« AnteriorContinuar »
For truth itself has not the privilege to be spoken at all times and in all sorts. Bouk iii. Chap. xiii. Of Experience.
The diversity of physical arguments and opinions embraces all sorts of methods.
Ibid. Let us a little permit Nature to take her own way; she better understands her own affairs than we. Ibid.
I have ever loved to repose myself, whether sitting or lying, with my heels as high or higher than my head.
Ibid. I, who have so much and so universally adored this åplotov métpov, “excellent mediocrity,” 1 of ancient times, and who have concluded the most moderate measure the most perfect, shall I pretend to an unreasonable and prodigious old age ?
DU BARTAS. 1544–1590.
(From his “ Divine Weekes and Workes,” translated by
The world's a stage? where God's omnipotence,
First Week, First Day.
What is well done is done soon enough.
First Week, First Day. And swans seem whiter if swart crowes be by. Ibid. Night's black mantle covers all alike.
Ibid. Hot and cold, and moist and dry."
Second Diy. Much like the French (or like ourselves, their apes), Who with strange habit do disguise their shapes; Who loving novels, full of affectation, Receive the manners of each other nation.3
With tooth and nail.
From the foure corners of the worlde doe haste."
Ibid. From north to south, from east to west.®
Bright-flaming, heat-full fire,
Not that the earth doth yield
Third Day. or will be what
would. Or savage beasts upon a thousand hils.'
'T is what you will,
i Come, ciril night. meo and Juliet, act iii. sc. 2.
? See Milton, page 229.
with thy black mantle. — SHAKESPEARE : Ro
8 Report of fashions in proud Italy,
Whose manners still our apish nation
SHAKESPEARE : Richard II, act ii. sc. 1.
4 See Shakespeare, page 80. 6 See Milton, page 248.
6 From north to south, from east to west. Tale, act i. sc. 2.
SHAKESPEARE : Winter's
Heat considered as a Mode of Motion (title of a treatise, 1863). -- JOHN
8 See Marlowe, page 40.
To man the earth seems altogether
First Week, Third Day.
Fifth Day, Parti A good turn at need, At first or last, shall be assur'd of meed.
Sixth Day. There is no theam more plentifull to scan Than is the glorious goodly frame of man.8
These lovely lamps, these windows of the soul."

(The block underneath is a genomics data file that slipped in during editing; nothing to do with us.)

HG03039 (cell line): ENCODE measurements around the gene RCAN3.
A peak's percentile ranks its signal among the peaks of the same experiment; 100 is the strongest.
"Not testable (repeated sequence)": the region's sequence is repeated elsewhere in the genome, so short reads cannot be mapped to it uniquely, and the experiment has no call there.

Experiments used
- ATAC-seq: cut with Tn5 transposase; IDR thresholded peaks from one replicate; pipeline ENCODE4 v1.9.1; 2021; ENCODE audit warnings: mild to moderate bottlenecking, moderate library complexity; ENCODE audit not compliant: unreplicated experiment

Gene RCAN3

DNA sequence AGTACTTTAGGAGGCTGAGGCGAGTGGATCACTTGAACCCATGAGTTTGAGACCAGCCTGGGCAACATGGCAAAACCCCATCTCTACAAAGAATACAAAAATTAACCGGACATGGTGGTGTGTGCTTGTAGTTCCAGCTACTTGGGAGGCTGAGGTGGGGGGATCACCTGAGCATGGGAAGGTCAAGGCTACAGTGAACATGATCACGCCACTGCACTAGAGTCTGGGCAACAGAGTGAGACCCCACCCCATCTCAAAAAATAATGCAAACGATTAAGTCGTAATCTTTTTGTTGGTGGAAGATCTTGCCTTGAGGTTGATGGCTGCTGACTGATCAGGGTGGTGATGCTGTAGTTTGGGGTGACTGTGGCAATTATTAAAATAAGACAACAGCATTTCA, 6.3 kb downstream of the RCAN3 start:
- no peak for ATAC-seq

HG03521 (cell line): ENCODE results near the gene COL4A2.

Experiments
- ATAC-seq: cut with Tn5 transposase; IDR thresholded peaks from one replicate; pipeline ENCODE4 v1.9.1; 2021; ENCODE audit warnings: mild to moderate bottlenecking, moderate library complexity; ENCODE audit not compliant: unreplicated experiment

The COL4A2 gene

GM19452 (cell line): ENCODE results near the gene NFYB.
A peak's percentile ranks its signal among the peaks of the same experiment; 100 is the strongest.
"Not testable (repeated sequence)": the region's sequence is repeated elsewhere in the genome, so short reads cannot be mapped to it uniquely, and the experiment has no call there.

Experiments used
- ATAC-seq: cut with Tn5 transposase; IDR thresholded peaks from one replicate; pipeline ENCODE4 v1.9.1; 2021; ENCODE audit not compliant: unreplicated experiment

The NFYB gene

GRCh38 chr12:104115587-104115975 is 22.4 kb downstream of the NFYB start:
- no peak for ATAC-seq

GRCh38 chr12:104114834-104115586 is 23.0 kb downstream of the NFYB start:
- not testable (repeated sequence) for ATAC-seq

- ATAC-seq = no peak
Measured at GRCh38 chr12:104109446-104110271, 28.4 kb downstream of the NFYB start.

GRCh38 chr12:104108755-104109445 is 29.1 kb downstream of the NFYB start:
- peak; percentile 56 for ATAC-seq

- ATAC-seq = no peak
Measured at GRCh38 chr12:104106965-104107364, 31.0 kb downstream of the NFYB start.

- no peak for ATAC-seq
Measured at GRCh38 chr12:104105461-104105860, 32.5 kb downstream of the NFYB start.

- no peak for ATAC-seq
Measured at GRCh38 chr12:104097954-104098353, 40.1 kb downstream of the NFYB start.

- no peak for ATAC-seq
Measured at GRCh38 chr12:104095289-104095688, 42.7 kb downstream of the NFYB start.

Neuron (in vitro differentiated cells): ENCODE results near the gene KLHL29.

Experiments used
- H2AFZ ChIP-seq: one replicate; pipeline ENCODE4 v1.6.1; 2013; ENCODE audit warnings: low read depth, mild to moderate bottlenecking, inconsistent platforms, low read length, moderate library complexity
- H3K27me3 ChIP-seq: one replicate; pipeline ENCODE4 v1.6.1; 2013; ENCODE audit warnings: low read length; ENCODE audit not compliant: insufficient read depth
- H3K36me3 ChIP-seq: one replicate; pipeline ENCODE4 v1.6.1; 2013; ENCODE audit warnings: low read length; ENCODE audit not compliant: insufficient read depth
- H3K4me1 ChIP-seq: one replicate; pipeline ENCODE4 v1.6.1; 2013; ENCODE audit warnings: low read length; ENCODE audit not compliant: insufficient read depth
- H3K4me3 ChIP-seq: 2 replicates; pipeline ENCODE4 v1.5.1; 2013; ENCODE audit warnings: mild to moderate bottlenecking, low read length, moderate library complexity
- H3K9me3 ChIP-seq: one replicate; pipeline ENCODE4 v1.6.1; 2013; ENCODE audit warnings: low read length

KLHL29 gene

Or almost like a spider, who, confin'd
Even as a surgeon, minding off to cut
Which serves for cynosure ?
1 See Pliny, page 717.
2 So work the honey-bees, Creatures that by a rule in Nature teach The act of order to a peopled kingdom.
SHAKESPEARE : Henry V. act i. st. 3 8 See Pope, page 314.
4 Ere I let fall the windows of mine eyes. — SHAKESPEARB: Richard III. act v. sc. 3.
6 See Davies, page 176.
Yielding more wholesome food than all the messes
Second Week, First Day, Part i.
Part iii. In every hedge and ditch both day and night We fear our death, of every leafe affright.'
Ibid Dog, ounce, bear, and bull, Wolfe, lion, horse.*
Ibid. Apoplexie and lethargie, As forlorn hope, assault the enemy.
Ibid. Living from hand to mouth.
Part iv. In the jaws of death.5
Ibid. Did thrust as now in others' corn his sickle.
Second Day, Part ii. Will change the pebbles of our puddly thought
Third Day, Part i. Soft carpet-knights, all scenting musk and amber. Ibid. The will for deed I doe accept.
To orient pearls.?
i See Milton, page 218.
2 Crown'd with rank fumiter and furrow-weeds,
With burdocks, hemlock, nettles, cuckoo-flowers,
SHAKESPEARE : Lear, act iv. sc. 4. 8 See Shakespeare, page 48. 4 Lion, bear, or wolf,
or bull. SHAKESPEARE: A Midsummer Night's Dream, act ii. sc. 1.
6 See Shakespeare, page 77. 6 See Publius Syrus, page 711. 7 See Milton, page 234. Orient pearls. — SHAKESPEARE: A Midsummer Night's Dream, act in
8 See Burton, page 187. . See Swift, page 292.
Only that he may conform To tyrant custom."
Second Week, Third Day, Part ii. Sweet grave aspect.?
Fourth Day, Bouk in Who breaks his faith, no faith is held with him. Burhii. Who well lives, long lives; for this age of ours Should not be numbered by years, daies, and hours.8
Ibid. My lovely living boy, My hope, my hap, my love, my life, my joy.' Tbil. Out of the book of Natur's learned brest.5
Tbil. Flesh of thy flesh, nor yet bone of thy bone. Ibid. Through thick and thin, both over hill and plain.o
Book ir. Weakened and wasted to skin and bone.?
Jbid. I take the world to be but as a stage, Where net-maskt men do play their personage.
Dialogue between lleraclitus and Democritus. Made no more bones.
The Maiden Blush.
MIGUEL DE CERVANTES. 1547-1616.
Don Quixote. (Motteur's Translation.) I was so free with him as not to mince the matter.
Don Quixote. The Author's Preface. They can expect nothing but their labour for their pains.
1 See Shakespeare, page 151.
4 My fair son!
. se 4. 6 The book of Nature is that which the physician must read ; and to da 80 he must walk over the leaves. — PARACELSUS, 1490–1541. (From the Encyclopædia Britannica, ninth edition, vol. xviii. p. 234.) 6 See Spenser, page 28.
7 See Byrom, page 351. 8 See Shakespeare, page 69.
9 See Shakespeare, page 101.